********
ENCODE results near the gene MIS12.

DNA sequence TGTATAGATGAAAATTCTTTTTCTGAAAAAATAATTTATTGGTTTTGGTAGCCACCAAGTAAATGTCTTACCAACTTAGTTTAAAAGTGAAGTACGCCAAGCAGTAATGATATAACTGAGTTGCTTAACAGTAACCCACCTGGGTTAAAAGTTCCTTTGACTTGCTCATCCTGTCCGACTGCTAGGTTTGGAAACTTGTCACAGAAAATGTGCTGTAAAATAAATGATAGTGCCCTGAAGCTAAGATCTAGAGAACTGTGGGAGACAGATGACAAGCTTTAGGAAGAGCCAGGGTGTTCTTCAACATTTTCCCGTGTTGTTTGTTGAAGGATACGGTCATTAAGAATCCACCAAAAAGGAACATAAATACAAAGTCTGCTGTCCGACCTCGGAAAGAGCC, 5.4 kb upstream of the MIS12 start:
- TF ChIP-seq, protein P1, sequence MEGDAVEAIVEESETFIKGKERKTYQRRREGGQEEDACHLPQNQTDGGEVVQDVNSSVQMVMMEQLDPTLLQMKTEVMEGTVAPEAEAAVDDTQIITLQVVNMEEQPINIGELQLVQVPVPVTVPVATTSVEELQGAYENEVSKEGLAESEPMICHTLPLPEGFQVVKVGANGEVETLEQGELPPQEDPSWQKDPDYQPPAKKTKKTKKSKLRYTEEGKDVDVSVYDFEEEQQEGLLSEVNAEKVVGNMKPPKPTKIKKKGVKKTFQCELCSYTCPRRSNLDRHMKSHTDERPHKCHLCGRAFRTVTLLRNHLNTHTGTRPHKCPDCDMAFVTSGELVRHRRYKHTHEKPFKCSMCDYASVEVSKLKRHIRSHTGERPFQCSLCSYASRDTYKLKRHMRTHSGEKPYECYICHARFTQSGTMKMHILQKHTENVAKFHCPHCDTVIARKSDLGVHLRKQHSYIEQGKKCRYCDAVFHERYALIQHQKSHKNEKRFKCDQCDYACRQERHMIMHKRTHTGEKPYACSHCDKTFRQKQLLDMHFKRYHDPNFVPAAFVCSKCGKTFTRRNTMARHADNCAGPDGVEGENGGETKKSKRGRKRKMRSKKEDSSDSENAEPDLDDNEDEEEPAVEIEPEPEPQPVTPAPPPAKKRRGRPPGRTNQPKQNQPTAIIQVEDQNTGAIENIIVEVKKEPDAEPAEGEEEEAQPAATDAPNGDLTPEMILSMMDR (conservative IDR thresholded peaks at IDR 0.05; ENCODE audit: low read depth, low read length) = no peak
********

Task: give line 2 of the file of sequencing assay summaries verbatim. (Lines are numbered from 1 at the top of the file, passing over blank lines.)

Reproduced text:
DNA sequence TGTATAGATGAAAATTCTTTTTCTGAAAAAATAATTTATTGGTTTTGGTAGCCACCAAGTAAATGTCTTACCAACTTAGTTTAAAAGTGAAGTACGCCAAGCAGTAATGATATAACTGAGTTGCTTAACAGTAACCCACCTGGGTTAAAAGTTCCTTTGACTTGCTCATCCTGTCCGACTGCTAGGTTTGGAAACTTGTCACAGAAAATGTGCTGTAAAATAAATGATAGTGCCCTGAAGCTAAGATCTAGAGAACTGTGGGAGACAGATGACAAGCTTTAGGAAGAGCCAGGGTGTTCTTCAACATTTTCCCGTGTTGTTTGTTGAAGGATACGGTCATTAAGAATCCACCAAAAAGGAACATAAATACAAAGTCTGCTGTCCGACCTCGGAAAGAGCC, 5.4 kb upstream of the MIS12 start: